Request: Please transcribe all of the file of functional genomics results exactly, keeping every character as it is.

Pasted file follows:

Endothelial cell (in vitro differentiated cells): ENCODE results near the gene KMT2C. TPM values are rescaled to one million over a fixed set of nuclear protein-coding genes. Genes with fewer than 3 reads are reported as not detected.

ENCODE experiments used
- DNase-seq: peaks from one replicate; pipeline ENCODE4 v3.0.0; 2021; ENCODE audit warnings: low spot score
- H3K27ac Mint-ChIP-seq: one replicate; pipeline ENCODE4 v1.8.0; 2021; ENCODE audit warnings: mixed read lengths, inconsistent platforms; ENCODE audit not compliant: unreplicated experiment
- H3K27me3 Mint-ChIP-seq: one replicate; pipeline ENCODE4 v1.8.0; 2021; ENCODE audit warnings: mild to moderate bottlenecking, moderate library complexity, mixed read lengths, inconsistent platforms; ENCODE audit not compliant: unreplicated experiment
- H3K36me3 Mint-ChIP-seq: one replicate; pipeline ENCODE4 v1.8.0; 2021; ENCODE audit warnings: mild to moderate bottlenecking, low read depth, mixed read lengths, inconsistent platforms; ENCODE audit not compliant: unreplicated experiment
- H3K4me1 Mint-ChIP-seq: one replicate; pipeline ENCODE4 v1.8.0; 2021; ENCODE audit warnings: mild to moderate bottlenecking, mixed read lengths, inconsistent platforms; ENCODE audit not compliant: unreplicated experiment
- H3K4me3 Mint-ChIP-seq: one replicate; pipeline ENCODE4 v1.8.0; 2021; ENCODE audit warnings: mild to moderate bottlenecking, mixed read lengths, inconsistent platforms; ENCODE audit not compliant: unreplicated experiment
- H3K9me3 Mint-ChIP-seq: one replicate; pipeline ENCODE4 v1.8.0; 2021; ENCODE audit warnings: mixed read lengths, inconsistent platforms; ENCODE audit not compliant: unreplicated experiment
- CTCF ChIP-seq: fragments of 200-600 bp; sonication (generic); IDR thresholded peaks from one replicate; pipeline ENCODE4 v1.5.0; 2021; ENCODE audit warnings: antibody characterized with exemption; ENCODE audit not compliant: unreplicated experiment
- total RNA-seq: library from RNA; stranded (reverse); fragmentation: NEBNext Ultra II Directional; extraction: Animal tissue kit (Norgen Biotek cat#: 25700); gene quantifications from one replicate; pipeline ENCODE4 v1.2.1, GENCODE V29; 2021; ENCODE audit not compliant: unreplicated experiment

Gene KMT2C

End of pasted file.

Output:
Endothelial cell (in vitro differentiated cells): ENCODE results near the gene KMT2C. TPM values are rescaled to one million over a fixed set of nuclear protein-coding genes. Genes with fewer than 3 reads are reported as not detected.

ENCODE experiments used
- DNase-seq: peaks from one replicate; pipeline ENCODE4 v3.0.0; 2021; ENCODE audit warnings: low spot score
- H3K27ac Mint-ChIP-seq: one replicate; pipeline ENCODE4 v1.8.0; 2021; ENCODE audit warnings: mixed read lengths, inconsistent platforms; ENCODE audit not compliant: unreplicated experiment
- H3K27me3 Mint-ChIP-seq: one replicate; pipeline ENCODE4 v1.8.0; 2021; ENCODE audit warnings: mild to moderate bottlenecking, moderate library complexity, mixed read lengths, inconsistent platforms; ENCODE audit not compliant: unreplicated experiment
- H3K36me3 Mint-ChIP-seq: one replicate; pipeline ENCODE4 v1.8.0; 2021; ENCODE audit warnings: mild to moderate bottlenecking, low read depth, mixed read lengths, inconsistent platforms; ENCODE audit not compliant: unreplicated experiment
- H3K4me1 Mint-ChIP-seq: one replicate; pipeline ENCODE4 v1.8.0; 2021; ENCODE audit warnings: mild to moderate bottlenecking, mixed read lengths, inconsistent platforms; ENCODE audit not compliant: unreplicated experiment
- H3K4me3 Mint-ChIP-seq: one replicate; pipeline ENCODE4 v1.8.0; 2021; ENCODE audit warnings: mild to moderate bottlenecking, mixed read lengths, inconsistent platforms; ENCODE audit not compliant: unreplicated experiment
- H3K9me3 Mint-ChIP-seq: one replicate; pipeline ENCODE4 v1.8.0; 2021; ENCODE audit warnings: mixed read lengths, inconsistent platforms; ENCODE audit not compliant: unreplicated experiment
- CTCF ChIP-seq: fragments of 200-600 bp; sonication (generic); IDR thresholded peaks from one replicate; pipeline ENCODE4 v1.5.0; 2021; ENCODE audit warnings: antibody characterized with exemption; ENCODE audit not compliant: unreplicated experiment
- total RNA-seq: library from RNA; stranded (reverse); fragmentation: NEBNext Ultra II Directional; extraction: Animal tissue kit (Norgen Biotek cat#: 25700); gene quantifications from one replicate; pipeline ENCODE4 v1.2.1, GENCODE V29; 2021; ENCODE audit not compliant: unreplicated experiment

Gene KMT2C